Fudala, J.B., & Reynolds, W.M. (1986). Arizona articulation proficiency scale (2nd ed.). Los Angeles, CA: Western Psychological Press.
Gordon-Brannan, M. (1994). Assessing intelligibility: Children’s expressive phonologies. Topics in Language Disorders, 14, 17-25.
Gordon-Brannan, M., & Hodson, B.W. (2000). Intelligibility/severity measurements of prekindergarten children’s speech. American Journal of Speech Language Pathology, 9, 141-150.
Hedge, M.N. (2001). Pocket guide to assessment in speech-language pathology (2nd ed.). San Diego, CA: Singular Publishing Group, Inc.
Ingram, T.T.S., Anthony, N., Bogle D., & McIsaac, M.W. (1971). The Edinburgh Articulation Test. Edinburgh: Churchill Livingstone.
Irwin, J.W., & Wong, S.P. (Eds.). (1983). Phonological development in children 18 to 72 months. Carbondale, IL: Southern Illinois University Press.
James, D., van Doom, J., & McLeod, S. (2001). Vowel production in mono-, di-and poly-syllabic words in children 3;0 to 7;11 years. In L. Wilson & S. Hewat (Eds.). Proceedings of the Speech Pathology Australia Conference. (pp. 127-136). Melbourne: Speech Pathology Australia.
Kilminster, M.G.E., & Laird, E.M. (1978). Articulation development in children aged three to nine years. Australian Journal of Human Communication Disorders, 6(1), 23-30.
Linguisystems (2009). Phonological pattern suppression by age. Retrieved from:
Lowe, R.J. (2000). ALPHA (Assessment Link Between Phonology and Articulation Phonology) Revised Test of Phonology. Mifflinville, PA: ALPHA Speech & Language Resources. Retrieved from http://speech-language-therapy.com/index.php?option=com_content&view=article&id=46:speechax&catid=9:resources&Itemid=117.
McLeod, S., & Bleile, K. (2003). Neurological and developmental foundations of speech acquisition. American speech-language-hearing association convention. Chicago. Retrived from http://www.speech-language-therapy.com/pdf/docs/ASHA03McLeodBleile.pdf
Otomo, K., & Stoel-Gammon, C. (1992). The acquisition of unrounded vowels in English. Journal of Speech and Hearing Research, 35, 604-616.
Peña-Brooks, A., & Hedge, M.N. (2000). Assessment and treatment of articulation and phonological disorders in children: A dual-level text. Austin, TX: Pro-Ed, Inc.
Pena-Brooks, A., & Hedge, M.N. (2007). Assessment and treatment of articulation and phonological disorders in children (2nd ed.). Austin, TX: PRO-ED.
Pollock, K.E. (2002). Identification of vowel errors: Methodological issues and preliminary data from the Memphis Vowel Project. In M. J. Ball & F. E. Gibbon (Eds.), Vowel disorders (pp. 83-113). Boston: Butterworth Heinemann.
Poole, I. (1934). Genetic development of articulation of consonants sounds in speech. Elementary English Review, 11, 159–161.
Prather, E.M., Hedrick, D.L., & Kern, C.A. (1975). Articulation development in children aged two to four years. Journal of Speech and Hearing Disorders, 40, 179-191.
Sander, E.K. (1972). When are speech sounds learned? Journal of speech and hearing disorders, 37, 55-63
Selby, J.C., Robb, M.P., & Gilbert, H.R. (2000). Normal vowel articulations between 15 and 36 months of age. Clinical Linguistics and Phonetics, 14, 255-266.
Smit, A., Hand, L., Freilinger, J., Bernthal, J. and Bird, A. (1990). The Iowa articulation
norms project and its Nebraska replication. Journal of Speech and Hearing Disorders, 55, 779–798.
Templin, M. (1957) Certain language skills in children: their development and interrelationships. Institute of Child Welfare Monographs, Vol. 26 (Minneapolis, MN: University of Minnesota Press.)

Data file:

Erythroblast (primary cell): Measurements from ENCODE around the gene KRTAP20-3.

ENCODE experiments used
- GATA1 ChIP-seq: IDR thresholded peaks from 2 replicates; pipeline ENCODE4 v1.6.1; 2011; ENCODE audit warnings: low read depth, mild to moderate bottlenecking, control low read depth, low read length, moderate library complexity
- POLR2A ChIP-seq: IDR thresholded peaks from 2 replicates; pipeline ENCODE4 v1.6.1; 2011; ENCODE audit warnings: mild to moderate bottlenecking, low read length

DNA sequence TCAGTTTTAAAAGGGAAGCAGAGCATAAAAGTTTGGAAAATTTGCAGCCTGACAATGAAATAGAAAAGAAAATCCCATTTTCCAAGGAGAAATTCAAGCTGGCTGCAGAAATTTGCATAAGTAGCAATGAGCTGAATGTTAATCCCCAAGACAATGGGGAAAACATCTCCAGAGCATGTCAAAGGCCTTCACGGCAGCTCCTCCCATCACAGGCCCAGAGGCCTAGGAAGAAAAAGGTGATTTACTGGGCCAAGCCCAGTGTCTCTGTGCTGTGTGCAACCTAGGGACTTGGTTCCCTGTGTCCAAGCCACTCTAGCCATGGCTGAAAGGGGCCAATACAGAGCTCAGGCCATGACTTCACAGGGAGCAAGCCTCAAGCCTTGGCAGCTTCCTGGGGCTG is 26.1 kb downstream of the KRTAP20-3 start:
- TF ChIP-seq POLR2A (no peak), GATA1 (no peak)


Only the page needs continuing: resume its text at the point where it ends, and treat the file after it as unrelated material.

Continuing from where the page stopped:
Vihman, M. (1988). Early phonological development. In J. Bernthal & N. Bankson (Eds). Articulation and phonological disorders (2nd ed). Baltimore, MD: Williams & Wilkins.
Waring, R., Fisher, J., & Atkin, N. (2001). The articulation survey: Putting numbers to it. In L. Wilson and S. Hewat. (Eds.), Proceedings of the 2001 Speech Pathology Australia national conference: Evidence and innovation (pp. 145-151). Melbourne: Speech Pathology Australia.
Watson, M.M., & Scukanec, G.P. (1997). Profiling the phonological abilities of 2-year olds: A longitudinal investigation. Child Language Teaching and Therapy, 13, 3-14.
Weiss (1982). Weiss intelligibility test. Tigard, OR: CC Publications.
Wellman, B., Case, I., Mengert, I., & Bradbury, D. (1931). Speech sounds of young children. University of Iowa study, Child Welfare, 5(2).
Articulation Test Center allows you to add your own norms and research that the test scores are based on. There is no limit to how many norm sets may be added. Watch this quick tutorial video on how to add norms and apply them to test scores in Articulation Test Center.
Articulation Test Center is a FREE download – and you get 5 free tests! Use these tests however you like. Testing options include the Screener, any of the Full Test options or a Speech Sample. All of the scores and reporting will be available too. Every feature of the app will be available to you with the 5 free tests. Once the 5 free tests have been used you can purchase additional tests or upgrade to Pro and get unlimited testing.
“I have one word for you- ahMAZing! I love the depth and flexibility Articulation Test Center offers in assessment. I also like the fact that you can go back and edit or score the test at a later time. The report is also an easy read for non professionals. I can't think of anything you guys haven't already thought of!” –Jennifer, SLP
"Test Center is just as dynamic as its predecessor with some features that will make my life as an SLP a bit easier. I am thrilled to have this app on my iPad and foresee much use of it at my school placement and in my private practice!" –Nanette, SLP
“This app is well worth consideration, especially if you happen to be an SLP who is fortunate enough to have a spending amount for materials. Articulation Test Center is the ‘bee's knees’ when it comes to articulation assessment apps!” –Rachel, SLP
“As a school based SLP, I find Articulation Test Center Pro to be an invaluable tool. It demonstrates both depth and flexibility in assessment options, yet it has a simple set up and ease of use. Over all I give this app an A+!”